So how do you keep in touch with all your new friends, online sex partners, and fellow micro-beers-of-the-Pacific-Northwest enthusiasts? You use Twitter, of course. Estimates for this mini-blogging service—that allows people to follow your short updates answering the question "what am I doing right now" via instant message or online—puts current users at around five million people (the Twitter creators don't make their numbers public). Here's a sample of the many million "tweets" sent every day: "bbq at amy + rd's. picking up wine first" (sent by "babiejenks" of Los Angeles, at 2:37 p.m., April 13, 2008). If Twitter's not your thing, you might consider using relative newcomer Seesmic, which merges the brevity of Twitter with the functionality of YouTube to create a network devoted to what it calls "Video Conversation"—basically, people posting very short videos responding to or initiating "conversations" with other users.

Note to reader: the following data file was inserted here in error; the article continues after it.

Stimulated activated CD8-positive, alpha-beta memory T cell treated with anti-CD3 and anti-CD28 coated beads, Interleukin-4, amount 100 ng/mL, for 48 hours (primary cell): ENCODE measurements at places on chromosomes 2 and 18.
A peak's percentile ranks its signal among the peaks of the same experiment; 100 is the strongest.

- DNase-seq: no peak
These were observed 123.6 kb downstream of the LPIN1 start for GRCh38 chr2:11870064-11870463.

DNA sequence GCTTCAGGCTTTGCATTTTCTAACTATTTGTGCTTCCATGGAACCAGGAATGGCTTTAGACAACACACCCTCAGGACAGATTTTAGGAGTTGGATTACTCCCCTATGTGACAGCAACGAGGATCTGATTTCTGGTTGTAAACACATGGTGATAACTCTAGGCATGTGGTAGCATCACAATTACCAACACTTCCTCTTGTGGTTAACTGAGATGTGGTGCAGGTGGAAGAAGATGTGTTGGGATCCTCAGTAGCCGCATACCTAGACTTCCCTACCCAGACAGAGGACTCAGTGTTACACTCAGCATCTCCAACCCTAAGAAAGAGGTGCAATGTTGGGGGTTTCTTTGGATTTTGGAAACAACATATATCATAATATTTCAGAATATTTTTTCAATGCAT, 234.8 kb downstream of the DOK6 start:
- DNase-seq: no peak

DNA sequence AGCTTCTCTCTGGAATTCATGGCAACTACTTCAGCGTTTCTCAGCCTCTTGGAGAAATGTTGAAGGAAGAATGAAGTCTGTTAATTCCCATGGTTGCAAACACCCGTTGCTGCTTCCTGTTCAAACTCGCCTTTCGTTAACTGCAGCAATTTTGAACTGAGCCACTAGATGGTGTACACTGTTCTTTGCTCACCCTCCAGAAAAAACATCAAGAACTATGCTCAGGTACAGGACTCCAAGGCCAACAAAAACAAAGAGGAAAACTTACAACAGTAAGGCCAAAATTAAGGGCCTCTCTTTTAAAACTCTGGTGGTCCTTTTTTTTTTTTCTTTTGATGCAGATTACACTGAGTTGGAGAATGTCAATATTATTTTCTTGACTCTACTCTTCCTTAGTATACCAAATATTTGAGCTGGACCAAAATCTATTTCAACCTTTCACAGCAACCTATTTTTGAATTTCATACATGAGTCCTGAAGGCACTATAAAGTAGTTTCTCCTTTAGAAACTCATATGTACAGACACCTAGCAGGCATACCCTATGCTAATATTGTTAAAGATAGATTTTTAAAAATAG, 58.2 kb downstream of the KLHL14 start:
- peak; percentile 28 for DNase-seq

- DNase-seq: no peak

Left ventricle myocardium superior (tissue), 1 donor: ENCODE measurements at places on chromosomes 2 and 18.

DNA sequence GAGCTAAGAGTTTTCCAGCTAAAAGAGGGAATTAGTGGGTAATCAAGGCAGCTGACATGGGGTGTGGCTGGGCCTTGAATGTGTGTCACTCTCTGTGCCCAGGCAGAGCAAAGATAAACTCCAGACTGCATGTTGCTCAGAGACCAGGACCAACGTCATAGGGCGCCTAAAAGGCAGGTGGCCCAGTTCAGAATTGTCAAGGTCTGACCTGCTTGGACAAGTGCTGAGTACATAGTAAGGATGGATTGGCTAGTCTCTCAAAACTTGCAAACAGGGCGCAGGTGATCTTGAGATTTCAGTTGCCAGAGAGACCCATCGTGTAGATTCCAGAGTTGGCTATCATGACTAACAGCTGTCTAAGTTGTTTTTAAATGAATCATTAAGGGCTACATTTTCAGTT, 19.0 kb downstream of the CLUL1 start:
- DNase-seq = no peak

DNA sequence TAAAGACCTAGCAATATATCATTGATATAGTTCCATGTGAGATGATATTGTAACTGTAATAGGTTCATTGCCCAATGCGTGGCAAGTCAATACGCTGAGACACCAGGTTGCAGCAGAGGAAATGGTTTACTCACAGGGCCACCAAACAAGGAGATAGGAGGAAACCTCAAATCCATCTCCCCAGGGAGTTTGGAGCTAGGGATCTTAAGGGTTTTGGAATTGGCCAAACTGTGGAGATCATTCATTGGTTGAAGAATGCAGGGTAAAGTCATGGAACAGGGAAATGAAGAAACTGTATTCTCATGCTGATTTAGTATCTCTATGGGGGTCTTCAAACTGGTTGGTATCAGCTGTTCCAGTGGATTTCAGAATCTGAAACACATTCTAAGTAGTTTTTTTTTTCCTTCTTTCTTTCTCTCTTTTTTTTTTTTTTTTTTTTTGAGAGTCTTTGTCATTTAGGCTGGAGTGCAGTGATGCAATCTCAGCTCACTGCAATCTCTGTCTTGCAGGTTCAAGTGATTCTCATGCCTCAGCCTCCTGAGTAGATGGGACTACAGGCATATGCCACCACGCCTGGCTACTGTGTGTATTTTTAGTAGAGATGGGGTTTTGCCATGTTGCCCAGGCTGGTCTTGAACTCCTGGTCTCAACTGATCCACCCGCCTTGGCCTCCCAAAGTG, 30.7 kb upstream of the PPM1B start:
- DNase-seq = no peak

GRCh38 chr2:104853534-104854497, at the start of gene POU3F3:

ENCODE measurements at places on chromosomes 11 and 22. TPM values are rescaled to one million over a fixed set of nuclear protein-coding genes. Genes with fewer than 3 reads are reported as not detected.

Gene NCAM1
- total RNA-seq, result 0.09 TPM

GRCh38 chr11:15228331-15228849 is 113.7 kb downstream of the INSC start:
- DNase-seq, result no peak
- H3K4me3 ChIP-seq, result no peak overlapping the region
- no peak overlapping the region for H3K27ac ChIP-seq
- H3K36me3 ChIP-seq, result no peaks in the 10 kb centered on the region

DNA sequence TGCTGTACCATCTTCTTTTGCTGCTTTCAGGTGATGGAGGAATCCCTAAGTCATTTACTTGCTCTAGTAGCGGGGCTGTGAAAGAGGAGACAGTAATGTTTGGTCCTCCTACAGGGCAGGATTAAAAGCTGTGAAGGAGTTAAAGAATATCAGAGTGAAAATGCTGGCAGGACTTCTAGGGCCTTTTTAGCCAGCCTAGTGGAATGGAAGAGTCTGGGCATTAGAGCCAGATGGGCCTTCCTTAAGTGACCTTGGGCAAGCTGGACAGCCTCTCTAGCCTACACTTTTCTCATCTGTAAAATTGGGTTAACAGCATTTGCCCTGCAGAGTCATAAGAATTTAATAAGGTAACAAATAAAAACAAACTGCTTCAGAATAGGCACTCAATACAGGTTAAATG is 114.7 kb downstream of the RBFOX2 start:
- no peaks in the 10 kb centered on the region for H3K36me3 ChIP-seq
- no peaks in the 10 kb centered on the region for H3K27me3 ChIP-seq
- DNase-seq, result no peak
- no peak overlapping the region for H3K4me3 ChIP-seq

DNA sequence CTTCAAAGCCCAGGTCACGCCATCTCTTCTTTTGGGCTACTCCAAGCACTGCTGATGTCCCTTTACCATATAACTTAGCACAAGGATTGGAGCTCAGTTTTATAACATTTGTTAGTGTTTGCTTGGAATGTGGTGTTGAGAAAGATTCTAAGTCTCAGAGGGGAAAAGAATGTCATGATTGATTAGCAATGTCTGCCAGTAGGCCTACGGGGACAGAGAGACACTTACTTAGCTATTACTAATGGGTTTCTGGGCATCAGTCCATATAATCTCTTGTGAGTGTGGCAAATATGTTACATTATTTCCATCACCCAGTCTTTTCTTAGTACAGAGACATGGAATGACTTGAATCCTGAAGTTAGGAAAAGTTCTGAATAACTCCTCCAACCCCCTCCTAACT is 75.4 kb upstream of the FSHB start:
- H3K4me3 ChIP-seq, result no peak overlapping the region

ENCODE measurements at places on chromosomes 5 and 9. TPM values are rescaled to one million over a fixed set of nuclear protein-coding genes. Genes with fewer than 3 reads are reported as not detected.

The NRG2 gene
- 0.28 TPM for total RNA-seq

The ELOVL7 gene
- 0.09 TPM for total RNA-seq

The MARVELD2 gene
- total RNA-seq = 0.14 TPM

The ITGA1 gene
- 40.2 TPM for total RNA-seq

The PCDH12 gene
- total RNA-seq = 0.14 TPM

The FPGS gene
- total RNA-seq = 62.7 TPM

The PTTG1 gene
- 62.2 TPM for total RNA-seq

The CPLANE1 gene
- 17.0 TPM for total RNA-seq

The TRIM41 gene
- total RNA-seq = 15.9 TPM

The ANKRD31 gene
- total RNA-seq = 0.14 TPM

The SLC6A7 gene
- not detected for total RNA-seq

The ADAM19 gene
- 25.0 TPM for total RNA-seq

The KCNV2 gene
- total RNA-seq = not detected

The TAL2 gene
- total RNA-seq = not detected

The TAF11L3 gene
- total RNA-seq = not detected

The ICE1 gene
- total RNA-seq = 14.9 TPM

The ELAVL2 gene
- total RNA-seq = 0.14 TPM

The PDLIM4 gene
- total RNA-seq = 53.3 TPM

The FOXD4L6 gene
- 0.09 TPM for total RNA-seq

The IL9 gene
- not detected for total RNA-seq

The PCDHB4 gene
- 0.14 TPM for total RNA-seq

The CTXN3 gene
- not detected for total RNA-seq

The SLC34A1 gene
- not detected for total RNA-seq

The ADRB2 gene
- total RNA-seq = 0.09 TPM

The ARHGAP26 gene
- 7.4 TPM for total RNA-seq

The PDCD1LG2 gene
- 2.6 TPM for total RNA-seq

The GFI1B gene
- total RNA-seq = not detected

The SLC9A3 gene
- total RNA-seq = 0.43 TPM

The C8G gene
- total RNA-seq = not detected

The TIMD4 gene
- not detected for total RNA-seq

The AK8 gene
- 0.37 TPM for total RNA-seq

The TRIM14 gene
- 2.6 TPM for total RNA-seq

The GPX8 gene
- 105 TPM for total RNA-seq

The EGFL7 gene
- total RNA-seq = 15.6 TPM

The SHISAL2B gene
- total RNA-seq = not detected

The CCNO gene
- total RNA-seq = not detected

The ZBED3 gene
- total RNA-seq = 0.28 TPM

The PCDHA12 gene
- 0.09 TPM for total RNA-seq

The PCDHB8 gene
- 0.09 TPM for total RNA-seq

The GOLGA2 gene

It's no wonder that another exploding Peep service is amalgamating all of your various social networks, blogs, tweets, and other various connective applications into one easy-to-use stream that manages your online presence and those of the friends you follow. There are fifty or more such nascent services, with names like Ping, Lifestream, FriendFeed, Plaxbo, Digbsy, Profilactic (funny!), and the presumably ironic iStalker, which comes with a feature that lets you chart your life on a timeline. The value of Lifestream is ultimately that it's one-stop shopping for your pals to drop by and peep you. "Lifestream is a media and social aggregator," reads the accompanying promotional text, "that will keep you and your friends informed about what you're doing online at a glance and in realtime. With Lifestream you can put all your profiles and activity from your favorite web services on one page, making it easy for your friends to see your newest bookmarks, your favorite videos, your tweets, photos you've uploaded, your newest blog posts, and more."As the need for Lifestream suggests, more than ever we're putting everything online, particularly photos and videos. On sites like Liveleak, RedClouds, VoyeurWeb, Dailymotion, Flickr, Shutterfly, Snapfish, Metacafe, Revver, and Brightcove, billions of images are uploaded and archived, millions more added monthly. Google, owner of YouTube, reports that roughly thirteen hours of content are uploaded to the video storing and sharing service every minute. Everything from sober family gatherings to drunken frat parties to kinky amateur sex parties are online all the time for all to see. We are creating public archives of the events of our lives like never before. Our friends and relatives appreciate our generous uploads. But who else is watching? We don't know, and we may not even care. This apparent lack of concern is a major aspect of Peep culture—we're not just, or even primarily, sharing with people we actually know. We're putting material out there for everyone to see. In doing this, we're showing ourselves to be naïve, optimistic, wildly enthusiastic, and more than a bit confused. The thing is, what we post online can and will be used against us. And what we innocently give away to the entire world has a hidden, potential value that most of us can't even imagine. 


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